I had one of the best experiences in my short life on Monday night at the “I Love the Islands” concert at Vector Arena, Aukilani/Auckland. In an arena full of 10,000 kiwi’s, we came together to not only enjoy New Zealand/Niu Sila music, but we came together to support the Samoan Tsunami relief effort. Although not quite a Flash Mob, the coming together of the Niu Sila public to show their support for the relief effort had that strong communal feeling of achieving great things together, just like a Flash Mob. People from all walks and life, different ages, ethnicities, social backgrounds, all came together to dance and sing with one another. To our right were two Palagi women in their 40’s, while to our left were a young Maori couple. Behind us were very noisy young Samoan girls, and directly in front were an Asian couple. Yet every song we all sang, whether we knew the words or not. Every act, we danced liked no-one was looking. Every cheer, we shouted and yelled up to the heavens.
For many in Samoa, the sunrise this morning was a welcome reprieve from a day of earthquake and tsunami devastation followed by a sleepless night of wondering if something much bigger was on the horizon for the Day After.
Samoa and American Samoa disaster relief and government authorities worked well into the night and the early hours of this morning assessing damages in the island nations hardest hit areas and villages. As was reported yesterday, Lalomanu, Aleipata, Siumu and the whole tourist beach resort areas on the South-east side of Upolu right through to Fagaloa bore the full force of the tsunami. Some conflicting reports in International media networks regarding the size of the initial wave, left hundreds of families in New Zealand, Australia, Europe and the United States scrambling to make contact with loved ones living or vacationing in both Samoas. Land and cellphone lines were jammed for the best part of the day. The earliest report stated that the initial wave was 1.57 metres high while a later report claimed a 3 metre high wave had struck.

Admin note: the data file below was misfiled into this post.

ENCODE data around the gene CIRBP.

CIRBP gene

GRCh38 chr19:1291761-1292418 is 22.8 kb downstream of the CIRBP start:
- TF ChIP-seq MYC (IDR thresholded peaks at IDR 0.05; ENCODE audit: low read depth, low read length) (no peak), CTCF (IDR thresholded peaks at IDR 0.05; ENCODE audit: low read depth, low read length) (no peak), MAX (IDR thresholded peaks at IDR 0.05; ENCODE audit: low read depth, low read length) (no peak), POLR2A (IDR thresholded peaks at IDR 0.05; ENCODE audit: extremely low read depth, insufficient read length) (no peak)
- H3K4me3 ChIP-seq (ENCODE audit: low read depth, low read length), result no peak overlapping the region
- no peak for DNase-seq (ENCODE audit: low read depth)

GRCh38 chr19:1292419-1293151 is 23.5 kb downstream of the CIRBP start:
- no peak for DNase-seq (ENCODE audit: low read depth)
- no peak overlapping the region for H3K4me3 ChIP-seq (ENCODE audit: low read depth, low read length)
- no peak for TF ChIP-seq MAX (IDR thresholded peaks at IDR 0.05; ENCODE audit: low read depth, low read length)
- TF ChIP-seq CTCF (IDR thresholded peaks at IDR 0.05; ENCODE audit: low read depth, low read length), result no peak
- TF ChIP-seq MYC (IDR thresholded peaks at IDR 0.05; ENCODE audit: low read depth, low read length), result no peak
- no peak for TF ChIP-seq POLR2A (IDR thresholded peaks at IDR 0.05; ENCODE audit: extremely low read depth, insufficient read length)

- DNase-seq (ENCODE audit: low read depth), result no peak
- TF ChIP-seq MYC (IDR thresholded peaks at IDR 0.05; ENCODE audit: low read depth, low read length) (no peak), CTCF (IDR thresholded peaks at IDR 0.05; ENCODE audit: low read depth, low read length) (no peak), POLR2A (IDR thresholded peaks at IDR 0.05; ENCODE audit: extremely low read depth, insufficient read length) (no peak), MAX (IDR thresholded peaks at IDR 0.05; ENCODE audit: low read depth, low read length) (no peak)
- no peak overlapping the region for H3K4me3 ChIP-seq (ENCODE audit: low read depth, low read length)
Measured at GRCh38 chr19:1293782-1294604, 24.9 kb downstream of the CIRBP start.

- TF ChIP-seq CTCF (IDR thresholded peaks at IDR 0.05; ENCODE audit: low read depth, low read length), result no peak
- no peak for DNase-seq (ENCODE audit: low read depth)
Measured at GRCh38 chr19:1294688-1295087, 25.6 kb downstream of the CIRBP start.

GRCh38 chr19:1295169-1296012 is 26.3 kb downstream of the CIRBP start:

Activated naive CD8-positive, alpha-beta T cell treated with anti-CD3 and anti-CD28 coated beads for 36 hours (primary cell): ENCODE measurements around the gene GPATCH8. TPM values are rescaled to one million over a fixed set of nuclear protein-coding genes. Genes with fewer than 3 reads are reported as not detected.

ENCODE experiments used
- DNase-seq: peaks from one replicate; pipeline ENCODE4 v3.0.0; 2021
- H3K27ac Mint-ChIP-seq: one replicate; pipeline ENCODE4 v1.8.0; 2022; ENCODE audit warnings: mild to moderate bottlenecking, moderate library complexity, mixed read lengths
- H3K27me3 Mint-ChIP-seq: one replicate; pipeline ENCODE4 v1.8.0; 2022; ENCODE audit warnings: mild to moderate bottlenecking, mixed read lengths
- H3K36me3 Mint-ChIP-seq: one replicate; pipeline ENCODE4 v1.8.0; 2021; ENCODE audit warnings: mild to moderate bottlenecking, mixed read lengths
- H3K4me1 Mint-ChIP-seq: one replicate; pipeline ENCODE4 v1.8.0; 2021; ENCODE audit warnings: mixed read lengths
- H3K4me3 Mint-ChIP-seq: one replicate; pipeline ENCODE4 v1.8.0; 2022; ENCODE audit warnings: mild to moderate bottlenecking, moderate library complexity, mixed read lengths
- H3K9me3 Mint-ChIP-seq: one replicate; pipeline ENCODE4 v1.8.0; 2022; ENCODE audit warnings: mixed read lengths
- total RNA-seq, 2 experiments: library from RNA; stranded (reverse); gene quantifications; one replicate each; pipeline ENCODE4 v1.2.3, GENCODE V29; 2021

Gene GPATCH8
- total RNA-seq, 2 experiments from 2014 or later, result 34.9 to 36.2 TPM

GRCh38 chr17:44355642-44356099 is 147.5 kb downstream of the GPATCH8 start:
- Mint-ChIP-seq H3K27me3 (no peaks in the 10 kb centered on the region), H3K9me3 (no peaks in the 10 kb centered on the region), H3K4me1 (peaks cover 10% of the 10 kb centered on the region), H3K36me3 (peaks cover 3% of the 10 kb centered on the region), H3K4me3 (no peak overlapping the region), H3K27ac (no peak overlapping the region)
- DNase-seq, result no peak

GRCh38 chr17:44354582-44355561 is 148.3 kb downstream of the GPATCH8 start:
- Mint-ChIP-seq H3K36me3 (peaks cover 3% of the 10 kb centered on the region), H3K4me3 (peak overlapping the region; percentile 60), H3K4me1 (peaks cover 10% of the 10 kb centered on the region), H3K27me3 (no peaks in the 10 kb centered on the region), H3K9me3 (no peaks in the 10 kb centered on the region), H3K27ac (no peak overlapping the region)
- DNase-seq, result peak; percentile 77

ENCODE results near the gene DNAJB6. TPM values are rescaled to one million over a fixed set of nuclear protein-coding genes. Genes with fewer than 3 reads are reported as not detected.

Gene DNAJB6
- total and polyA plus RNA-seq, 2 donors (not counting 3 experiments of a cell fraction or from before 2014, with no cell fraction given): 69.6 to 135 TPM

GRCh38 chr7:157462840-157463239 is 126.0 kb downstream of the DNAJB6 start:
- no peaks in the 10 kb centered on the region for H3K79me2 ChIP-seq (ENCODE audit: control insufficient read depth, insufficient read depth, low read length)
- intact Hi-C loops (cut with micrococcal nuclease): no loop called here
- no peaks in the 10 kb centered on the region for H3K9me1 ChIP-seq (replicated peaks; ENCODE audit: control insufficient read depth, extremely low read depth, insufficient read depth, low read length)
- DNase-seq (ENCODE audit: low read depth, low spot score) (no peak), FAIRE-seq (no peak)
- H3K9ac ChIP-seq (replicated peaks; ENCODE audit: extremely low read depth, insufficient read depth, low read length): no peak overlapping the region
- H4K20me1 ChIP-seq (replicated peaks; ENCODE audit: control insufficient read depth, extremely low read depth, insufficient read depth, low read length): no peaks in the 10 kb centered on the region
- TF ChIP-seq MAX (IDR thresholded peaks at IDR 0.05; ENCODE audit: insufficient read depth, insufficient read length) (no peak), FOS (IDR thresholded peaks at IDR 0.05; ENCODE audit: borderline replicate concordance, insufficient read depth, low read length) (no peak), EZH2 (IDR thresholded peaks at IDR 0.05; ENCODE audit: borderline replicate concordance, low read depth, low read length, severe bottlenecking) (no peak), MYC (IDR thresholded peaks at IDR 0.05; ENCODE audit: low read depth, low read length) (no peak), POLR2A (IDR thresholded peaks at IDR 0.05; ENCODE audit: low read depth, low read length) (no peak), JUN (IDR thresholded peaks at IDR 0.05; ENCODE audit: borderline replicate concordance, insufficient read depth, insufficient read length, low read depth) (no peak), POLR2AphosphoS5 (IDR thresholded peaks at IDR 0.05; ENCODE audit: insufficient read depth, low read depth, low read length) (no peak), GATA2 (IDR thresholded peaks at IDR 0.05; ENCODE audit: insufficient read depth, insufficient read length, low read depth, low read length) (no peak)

In its wake, a still unconfirmed 100 lives have been lost in Samoa while in American Samoa – international media claims a confirmed loss of 45 lives in Fagatogo and Pago Pago. Last night in a televised interview from Honolulu Hawaii, American Samoa Governor Togiola T.A. Tulafono issued a state of emergency for his U.S. Territorial island nation and along with Honolulu Mayor Mufi Hannemann sent their condolences to the families in Samoa who have joined many in mourning the loss of a loved one.
Samoa Prime Minister Tuilaepa Sailele Aiono Malielegaoi was excused from meetings with the United Nations in New York City so to return home to assist his people, stopping briefly to receive the condolences from NZ Prime Minister John Key and the promise of assistance and aide from New Zealand. In his place, Deputy Prime Minister Misa Telefoni Retzlaff had mobilized all facets of Samoa’s Disaster Relief team, including hospitals, paramedics, evacuation and search and rescue peoples and was himself seen delivering tents and food supplies to people who remained on higher ground even after the tsunami warning was lifted late yesterday afternoon.
Misa Telefoni Retzlaff persevered in tending to the needs of the people even when news of his cousin and island stalwart, Mrs. Tui Annandale, owner and operator of Sinalei Resort in Siumu, died when a wave hit the vehicle she was travelling in with her husband and other family members. [FULL STORY + PHOTOS]